Monday, September 30, 2013

Top 100 basketball recruit Matthew Fisher-Davis (Vanderbilt) withdraws from Charlotte Christian, enrolls at Butler

Matthew Fisher-Davis, a top 100 national basketball recruit, has withdrawn from Charlotte Christian and enrolled at Butler High School.

James Fisher-Davis, Matthew's father, told the Observer his son enrolled at Butler Monday.

Fisher-Davis, a 6-foot-5 senior shooting guard, has committed to Vanderbilt. ranks him No. 94 among all senior recruits and No. 21 among all shooting guards.

Fisher-Davis began his high school career at Butler but transferred to Charlotte Christian. James Fisher-Davis said it was his idea that his son transfer to Charlotte Christian, due to its focus on Christian faith and values, something the father said was important in the family. Fisher-Davis played his sophomore and junior seasons at Charlotte Christian.

"I thought it was the best thing for him and I still believe it was," James Fisher-Davis said. "But he was never big-time happy there. Some of it he tolerated because I always told him it was the best thing."

James Fisher-Davis said he and his son had some tough conversations about the son's feelings about Charlotte Christian. At the same time, James Fisher-Davis said, there was an issue on campus with a newly created Twitter account being used to belittle a student. Matthew Fisher-Davis was questioned about it.

Fisher-Davis has a Twitter account with more than 900 followers and has posted more than 19,000 tweets.

"Something happened and at some point, a kid had an account, confirmed not to be Matthew's account," James Fisher-Davis said. "Matthew said he didn't have anything to do with it, whether that was believed or not. I said I can't be in a situation with him where there's some question in regards to that. We have to work better than that. I can't have this kid's character thrown into question.

"No one can say they watched him do this and Matthew is a kid, come on, who people have been following his tweeting for quite some time. He knows what the deal is in regards to that. So at the end of the day, I said, 'You know what, he's not happy here, and we'll withdraw from school.'"

Charlotte Christian coach Shonn Brown confirmed Fisher-Davis' withdrawal, but wouldn't comment further.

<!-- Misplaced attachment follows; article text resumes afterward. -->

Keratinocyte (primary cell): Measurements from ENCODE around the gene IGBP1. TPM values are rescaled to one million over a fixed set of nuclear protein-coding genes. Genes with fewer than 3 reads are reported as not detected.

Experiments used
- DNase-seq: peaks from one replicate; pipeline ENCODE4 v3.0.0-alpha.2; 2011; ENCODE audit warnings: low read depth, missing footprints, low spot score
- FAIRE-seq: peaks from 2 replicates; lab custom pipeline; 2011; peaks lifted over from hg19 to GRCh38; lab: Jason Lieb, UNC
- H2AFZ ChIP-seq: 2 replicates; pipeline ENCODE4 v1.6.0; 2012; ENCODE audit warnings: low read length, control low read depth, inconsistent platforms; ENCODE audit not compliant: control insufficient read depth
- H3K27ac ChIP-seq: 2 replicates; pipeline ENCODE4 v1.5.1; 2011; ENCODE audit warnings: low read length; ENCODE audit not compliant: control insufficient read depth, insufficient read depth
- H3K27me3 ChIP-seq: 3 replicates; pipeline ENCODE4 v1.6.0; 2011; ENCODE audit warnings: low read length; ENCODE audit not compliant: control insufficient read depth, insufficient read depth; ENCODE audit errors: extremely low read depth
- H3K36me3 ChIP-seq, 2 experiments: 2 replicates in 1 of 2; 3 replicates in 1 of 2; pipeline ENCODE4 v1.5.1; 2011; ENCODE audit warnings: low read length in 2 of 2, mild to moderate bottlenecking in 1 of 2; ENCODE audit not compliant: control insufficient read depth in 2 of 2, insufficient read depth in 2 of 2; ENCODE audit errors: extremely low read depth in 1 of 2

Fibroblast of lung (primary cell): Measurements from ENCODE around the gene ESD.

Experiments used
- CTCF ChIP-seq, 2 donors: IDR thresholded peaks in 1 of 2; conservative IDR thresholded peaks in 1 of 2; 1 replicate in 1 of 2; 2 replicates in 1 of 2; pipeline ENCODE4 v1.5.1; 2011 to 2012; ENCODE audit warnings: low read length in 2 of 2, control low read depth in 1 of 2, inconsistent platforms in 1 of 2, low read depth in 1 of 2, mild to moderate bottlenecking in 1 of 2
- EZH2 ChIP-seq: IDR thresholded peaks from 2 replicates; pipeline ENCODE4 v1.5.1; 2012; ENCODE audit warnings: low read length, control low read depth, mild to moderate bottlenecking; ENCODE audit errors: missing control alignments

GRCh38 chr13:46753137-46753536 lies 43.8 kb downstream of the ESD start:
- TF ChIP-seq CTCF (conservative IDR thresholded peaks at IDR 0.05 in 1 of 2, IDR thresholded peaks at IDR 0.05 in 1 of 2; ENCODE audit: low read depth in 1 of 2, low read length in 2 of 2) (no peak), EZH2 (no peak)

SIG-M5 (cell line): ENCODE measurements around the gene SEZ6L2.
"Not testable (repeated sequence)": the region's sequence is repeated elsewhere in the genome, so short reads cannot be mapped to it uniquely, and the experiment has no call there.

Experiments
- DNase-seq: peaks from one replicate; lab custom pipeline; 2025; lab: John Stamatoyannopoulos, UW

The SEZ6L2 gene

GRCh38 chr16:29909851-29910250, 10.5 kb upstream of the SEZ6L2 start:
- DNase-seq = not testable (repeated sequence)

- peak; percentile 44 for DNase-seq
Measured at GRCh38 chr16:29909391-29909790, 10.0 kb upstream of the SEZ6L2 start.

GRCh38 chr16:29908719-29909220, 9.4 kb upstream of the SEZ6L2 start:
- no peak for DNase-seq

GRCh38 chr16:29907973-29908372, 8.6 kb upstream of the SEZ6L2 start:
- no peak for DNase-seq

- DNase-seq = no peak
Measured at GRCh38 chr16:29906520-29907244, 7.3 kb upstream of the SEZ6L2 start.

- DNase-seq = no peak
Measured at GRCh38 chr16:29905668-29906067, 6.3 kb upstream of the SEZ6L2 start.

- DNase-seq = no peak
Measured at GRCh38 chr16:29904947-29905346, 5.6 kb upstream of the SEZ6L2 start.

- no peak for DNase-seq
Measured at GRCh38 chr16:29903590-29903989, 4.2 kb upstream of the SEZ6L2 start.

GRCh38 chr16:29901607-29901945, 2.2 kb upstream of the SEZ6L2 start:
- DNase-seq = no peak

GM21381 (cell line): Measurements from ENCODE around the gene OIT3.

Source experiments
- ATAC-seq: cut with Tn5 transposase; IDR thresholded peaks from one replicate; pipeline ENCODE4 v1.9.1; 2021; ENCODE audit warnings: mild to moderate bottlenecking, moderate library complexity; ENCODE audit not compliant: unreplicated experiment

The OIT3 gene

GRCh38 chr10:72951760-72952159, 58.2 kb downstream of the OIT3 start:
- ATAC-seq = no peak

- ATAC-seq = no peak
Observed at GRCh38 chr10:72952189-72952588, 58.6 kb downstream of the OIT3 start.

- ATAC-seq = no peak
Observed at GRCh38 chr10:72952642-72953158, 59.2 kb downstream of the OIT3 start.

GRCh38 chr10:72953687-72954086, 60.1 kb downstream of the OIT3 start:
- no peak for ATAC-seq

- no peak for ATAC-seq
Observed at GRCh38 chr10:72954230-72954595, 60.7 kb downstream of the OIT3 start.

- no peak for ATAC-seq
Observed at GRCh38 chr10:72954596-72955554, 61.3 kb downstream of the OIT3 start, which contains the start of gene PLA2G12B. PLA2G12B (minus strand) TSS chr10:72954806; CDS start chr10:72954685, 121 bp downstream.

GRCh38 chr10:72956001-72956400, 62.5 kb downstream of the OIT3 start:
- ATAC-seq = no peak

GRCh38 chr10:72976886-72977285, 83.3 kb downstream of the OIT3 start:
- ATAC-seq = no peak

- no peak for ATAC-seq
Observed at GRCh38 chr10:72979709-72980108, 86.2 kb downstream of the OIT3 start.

Brown said without Fisher-Davis, the Knights are left with two returning starters -- 5-11 senior Adam Durden and 6-1 junior Trey Phills. The Knights were 9-3 with Phills in the lineup last season but were 5-12 after Phills suffered a sprained knee. Phills has offers from the Citadel and UC-Irvine. Phills is the son of the late Charlotte Hornet Bobby Phills.

Fisher-Davis committed to Vanderbilt two weeks ago, choosing the Commodores over Wake Forest, Virginia and Georgia. He averaged 17.4 points last season to lead Charlotte Christian and was the second straight Knights guard in as many years to commit to a major college. Fisher-Davis played with Patrick Rooks last season. Rooks, a 6-2 guard, is a freshman at Clemson.

Unranked heading into the summer, Fisher-Davis quickly turned himself into a national recruit with a series of games with high point production while playing for the Charlotte Nets AAU team. He turned heads at the Peach State Classic in South Carolina during July. Sports national analyst Evan Daniels was covering the Peach Jam Classic, also in South Carolina, where many of the nation’s top high school seniors were playing, and got calls from coaches about a prospect at the nearby Peach State Classic. They wanted to know who Matthew Fisher-Davis was.

“He really came out of nowhere,” Daniels said. “I went over to the Peach State and ended up watching for myself and was really impressed. What he does is he really brings something to the table that’s lacking in college basketball right now – shooting – and not only is he a good shooter, but he’s got good size at 6-5. He’s a solid athlete and can put the ball on the deck, get into his mid-range game and make shots there, too.

“He was one of the surprises of the summer. I was really impressed. He went from an unranked guy to national top 100 guy. I mean, he wasn’t even a big name in his state. It’s amazing how high his stock rose.”

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